To Live and Die in the City: Investigations of Health at the Huacas de Moche
Author(s): Celeste Gagnon
During the last two decades of work at the Huacas de Moche site a large number of human interments have been excavated. Although the remains of human sacrificial victims have been well studied, those buried as part of the daily course of events at the site have received less attention. Yet, if we are to understand how the Southern Moche Polity developed, thrived, and ultimately declined, then we must investigate the everyday lives of the women, men and children who were the polity. In this paper I detail the results of bioarchaeological analysis of 117 individuals recovered from tomb contexts either located in the urban core or in the plazas of Huaca de la Luna. The collected data concerning diet and health, provide new insights into the Moche society.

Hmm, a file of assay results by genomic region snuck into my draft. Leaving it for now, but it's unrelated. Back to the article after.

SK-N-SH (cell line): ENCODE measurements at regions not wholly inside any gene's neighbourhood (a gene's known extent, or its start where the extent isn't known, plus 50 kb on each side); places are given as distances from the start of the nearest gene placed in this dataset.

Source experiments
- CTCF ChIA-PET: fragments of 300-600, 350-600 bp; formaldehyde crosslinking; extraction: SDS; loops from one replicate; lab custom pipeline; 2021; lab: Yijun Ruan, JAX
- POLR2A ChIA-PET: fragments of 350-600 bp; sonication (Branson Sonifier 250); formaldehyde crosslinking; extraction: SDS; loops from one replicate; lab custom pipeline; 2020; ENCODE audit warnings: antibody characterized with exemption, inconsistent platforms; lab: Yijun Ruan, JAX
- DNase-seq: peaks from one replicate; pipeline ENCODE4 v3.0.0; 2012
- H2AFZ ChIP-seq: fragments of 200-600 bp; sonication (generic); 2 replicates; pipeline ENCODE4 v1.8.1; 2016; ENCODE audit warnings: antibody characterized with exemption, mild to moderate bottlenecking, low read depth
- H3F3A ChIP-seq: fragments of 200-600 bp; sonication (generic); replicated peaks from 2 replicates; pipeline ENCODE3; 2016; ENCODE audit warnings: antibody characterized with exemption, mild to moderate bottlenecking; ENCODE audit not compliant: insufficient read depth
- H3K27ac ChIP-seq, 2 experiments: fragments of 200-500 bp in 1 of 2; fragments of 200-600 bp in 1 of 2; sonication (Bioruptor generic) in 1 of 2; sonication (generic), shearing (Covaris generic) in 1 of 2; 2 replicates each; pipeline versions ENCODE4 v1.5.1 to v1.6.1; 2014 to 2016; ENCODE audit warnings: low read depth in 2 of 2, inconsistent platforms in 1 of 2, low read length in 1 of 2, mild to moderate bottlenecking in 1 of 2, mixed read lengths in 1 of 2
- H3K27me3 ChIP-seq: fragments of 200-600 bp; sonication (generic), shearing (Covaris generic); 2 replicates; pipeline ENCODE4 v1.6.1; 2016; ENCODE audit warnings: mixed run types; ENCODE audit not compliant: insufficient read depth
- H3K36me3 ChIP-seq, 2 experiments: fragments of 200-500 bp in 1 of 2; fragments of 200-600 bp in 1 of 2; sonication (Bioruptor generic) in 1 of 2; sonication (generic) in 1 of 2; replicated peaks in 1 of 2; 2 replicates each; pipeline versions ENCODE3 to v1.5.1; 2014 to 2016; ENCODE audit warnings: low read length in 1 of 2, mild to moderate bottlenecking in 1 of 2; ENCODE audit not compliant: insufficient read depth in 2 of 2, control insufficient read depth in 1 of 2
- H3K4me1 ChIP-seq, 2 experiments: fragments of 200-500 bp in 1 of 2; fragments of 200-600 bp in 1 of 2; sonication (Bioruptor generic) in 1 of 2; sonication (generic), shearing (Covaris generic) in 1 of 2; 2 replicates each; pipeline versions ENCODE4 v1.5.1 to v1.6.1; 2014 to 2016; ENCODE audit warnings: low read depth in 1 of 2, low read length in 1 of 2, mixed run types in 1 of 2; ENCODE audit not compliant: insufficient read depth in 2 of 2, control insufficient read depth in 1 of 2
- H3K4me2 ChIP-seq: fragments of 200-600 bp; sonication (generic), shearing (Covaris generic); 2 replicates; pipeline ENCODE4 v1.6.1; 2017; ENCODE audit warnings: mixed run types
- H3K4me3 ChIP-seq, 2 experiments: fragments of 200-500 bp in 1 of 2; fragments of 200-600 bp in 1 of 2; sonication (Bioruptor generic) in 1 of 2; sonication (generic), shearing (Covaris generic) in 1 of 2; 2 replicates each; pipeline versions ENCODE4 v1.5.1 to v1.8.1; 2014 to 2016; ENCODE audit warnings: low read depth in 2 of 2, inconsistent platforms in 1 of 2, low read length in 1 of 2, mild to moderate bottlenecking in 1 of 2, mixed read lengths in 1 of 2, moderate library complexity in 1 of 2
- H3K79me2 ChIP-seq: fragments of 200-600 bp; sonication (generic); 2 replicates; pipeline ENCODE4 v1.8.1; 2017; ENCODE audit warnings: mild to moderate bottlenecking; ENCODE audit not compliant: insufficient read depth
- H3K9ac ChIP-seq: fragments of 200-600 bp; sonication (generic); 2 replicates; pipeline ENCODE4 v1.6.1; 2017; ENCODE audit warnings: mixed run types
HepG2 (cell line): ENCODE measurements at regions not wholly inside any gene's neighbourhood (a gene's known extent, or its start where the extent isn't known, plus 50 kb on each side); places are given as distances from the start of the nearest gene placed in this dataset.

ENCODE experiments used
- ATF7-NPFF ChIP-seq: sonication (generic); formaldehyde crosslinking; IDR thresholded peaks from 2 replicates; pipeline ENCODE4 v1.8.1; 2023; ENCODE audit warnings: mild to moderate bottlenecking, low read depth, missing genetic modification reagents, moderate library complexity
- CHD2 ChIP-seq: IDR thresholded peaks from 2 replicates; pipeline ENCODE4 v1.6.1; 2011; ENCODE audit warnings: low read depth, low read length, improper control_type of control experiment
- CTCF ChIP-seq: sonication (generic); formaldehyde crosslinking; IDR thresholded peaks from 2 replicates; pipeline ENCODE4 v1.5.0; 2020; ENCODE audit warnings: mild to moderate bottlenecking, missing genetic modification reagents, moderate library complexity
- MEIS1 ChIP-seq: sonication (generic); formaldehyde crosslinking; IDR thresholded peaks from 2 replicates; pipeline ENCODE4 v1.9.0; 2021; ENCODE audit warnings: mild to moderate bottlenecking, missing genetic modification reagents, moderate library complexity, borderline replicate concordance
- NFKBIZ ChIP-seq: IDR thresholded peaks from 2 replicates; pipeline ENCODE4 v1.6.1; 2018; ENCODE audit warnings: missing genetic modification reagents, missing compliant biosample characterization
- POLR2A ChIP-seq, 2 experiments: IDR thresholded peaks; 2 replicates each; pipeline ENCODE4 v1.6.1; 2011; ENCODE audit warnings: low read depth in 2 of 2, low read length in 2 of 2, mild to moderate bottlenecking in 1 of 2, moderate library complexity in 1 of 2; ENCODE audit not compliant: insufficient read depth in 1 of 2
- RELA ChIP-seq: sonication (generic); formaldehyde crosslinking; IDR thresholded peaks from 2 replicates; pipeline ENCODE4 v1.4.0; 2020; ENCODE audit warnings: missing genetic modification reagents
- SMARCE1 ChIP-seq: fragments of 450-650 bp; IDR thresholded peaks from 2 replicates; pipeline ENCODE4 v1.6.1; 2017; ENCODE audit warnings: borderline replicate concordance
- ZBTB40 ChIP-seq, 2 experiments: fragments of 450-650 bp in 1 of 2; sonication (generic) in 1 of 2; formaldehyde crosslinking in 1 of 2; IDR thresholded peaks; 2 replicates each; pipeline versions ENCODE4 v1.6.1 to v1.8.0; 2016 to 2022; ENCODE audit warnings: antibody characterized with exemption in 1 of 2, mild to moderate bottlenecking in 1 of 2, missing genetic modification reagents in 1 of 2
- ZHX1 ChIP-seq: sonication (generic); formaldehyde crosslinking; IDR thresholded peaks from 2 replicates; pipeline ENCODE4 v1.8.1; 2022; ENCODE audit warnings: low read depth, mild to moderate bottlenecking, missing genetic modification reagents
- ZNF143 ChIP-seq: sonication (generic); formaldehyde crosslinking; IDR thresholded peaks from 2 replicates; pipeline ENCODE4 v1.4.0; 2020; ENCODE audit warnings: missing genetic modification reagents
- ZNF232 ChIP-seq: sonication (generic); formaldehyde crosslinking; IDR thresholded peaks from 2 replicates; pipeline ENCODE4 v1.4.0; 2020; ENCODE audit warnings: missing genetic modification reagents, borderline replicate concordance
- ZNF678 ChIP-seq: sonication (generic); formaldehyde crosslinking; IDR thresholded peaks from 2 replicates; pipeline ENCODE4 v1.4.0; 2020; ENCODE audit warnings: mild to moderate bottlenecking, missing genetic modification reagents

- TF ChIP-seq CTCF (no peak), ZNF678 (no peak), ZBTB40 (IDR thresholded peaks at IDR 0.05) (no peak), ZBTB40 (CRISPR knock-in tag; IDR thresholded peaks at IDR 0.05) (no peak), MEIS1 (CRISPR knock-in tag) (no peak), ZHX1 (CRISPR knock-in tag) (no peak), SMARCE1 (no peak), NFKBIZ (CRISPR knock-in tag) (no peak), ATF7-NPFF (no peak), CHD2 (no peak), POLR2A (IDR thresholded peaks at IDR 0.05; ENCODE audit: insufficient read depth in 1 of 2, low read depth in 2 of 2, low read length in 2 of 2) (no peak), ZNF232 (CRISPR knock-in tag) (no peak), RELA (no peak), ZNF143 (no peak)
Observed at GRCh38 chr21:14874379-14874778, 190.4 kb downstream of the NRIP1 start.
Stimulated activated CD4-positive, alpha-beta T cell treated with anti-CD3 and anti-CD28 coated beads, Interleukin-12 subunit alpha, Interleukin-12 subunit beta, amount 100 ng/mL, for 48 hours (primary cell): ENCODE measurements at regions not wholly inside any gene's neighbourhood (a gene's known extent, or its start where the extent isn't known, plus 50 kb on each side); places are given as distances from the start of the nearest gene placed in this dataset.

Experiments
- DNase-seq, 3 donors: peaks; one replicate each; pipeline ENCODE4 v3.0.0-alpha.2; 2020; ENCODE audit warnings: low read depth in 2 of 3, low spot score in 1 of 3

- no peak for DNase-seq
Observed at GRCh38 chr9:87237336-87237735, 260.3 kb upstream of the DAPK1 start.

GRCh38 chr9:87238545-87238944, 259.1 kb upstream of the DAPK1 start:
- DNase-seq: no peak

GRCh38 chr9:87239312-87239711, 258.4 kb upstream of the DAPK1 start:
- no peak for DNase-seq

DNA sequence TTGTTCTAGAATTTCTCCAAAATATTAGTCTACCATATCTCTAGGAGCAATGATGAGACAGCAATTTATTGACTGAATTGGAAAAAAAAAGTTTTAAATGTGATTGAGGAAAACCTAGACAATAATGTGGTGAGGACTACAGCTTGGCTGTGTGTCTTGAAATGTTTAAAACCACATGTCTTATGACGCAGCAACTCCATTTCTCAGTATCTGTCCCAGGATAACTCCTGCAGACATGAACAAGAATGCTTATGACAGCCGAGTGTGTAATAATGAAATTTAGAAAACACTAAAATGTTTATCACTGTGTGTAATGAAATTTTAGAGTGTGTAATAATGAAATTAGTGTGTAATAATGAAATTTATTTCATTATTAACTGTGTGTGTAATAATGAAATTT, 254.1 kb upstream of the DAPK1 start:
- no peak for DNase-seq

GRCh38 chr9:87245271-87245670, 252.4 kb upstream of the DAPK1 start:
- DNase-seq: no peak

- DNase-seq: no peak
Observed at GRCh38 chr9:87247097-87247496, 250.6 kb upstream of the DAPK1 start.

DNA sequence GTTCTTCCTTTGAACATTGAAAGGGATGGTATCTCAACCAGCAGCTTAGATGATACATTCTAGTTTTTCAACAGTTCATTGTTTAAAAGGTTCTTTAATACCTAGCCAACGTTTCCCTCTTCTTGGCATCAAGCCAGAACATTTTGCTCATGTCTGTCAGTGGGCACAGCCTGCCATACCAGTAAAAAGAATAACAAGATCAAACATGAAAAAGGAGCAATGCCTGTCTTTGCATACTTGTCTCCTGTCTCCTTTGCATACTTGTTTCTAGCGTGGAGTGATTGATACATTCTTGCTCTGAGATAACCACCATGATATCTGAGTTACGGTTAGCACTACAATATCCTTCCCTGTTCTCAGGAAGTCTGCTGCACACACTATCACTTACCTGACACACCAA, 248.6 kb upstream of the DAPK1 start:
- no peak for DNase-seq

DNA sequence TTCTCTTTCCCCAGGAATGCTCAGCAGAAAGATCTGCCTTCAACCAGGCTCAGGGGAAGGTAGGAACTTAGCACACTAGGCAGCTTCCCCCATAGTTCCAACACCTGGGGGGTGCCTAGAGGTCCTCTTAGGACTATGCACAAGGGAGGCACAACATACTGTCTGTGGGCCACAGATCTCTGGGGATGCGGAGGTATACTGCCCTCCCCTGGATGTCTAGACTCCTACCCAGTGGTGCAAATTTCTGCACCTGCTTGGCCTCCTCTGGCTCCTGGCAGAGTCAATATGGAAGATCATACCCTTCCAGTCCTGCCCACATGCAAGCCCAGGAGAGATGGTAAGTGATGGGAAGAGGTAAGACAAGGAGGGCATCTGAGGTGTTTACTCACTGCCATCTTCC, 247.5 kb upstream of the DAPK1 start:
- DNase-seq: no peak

SAA 2015 abstracts made available in tDAR courtesy of the Society for American Archaeology and Center for Digital Antiquity Collaborative Program to improve digital data in archaeology. If you are the author of this presentation you may upload your paper, poster, presentation, or associated data (up to 3 files/30MB) for free. Please visit http://www.tdar.org/SAA2015 for instructions and more information.
This Resource is Part of the Following Collections
- Society for American Archaeology 80th Annual Meeting, San Francisco, CA (2015) •
- Recent Research and a Chronological Reevaluation of the Viru-Moche-Chicama Valleys
Cite this Record
To Live and Die in the City: Investigations of Health at the Huacas de Moche. Celeste Gagnon. Presented at The 80th Annual Meeting of the Society for American Archaeology, San Francisco, California. 2015 ( tDAR id: 396981)
min long: -93.691; min lat: -56.945 ; max long: -31.113; max lat: 18.48 ;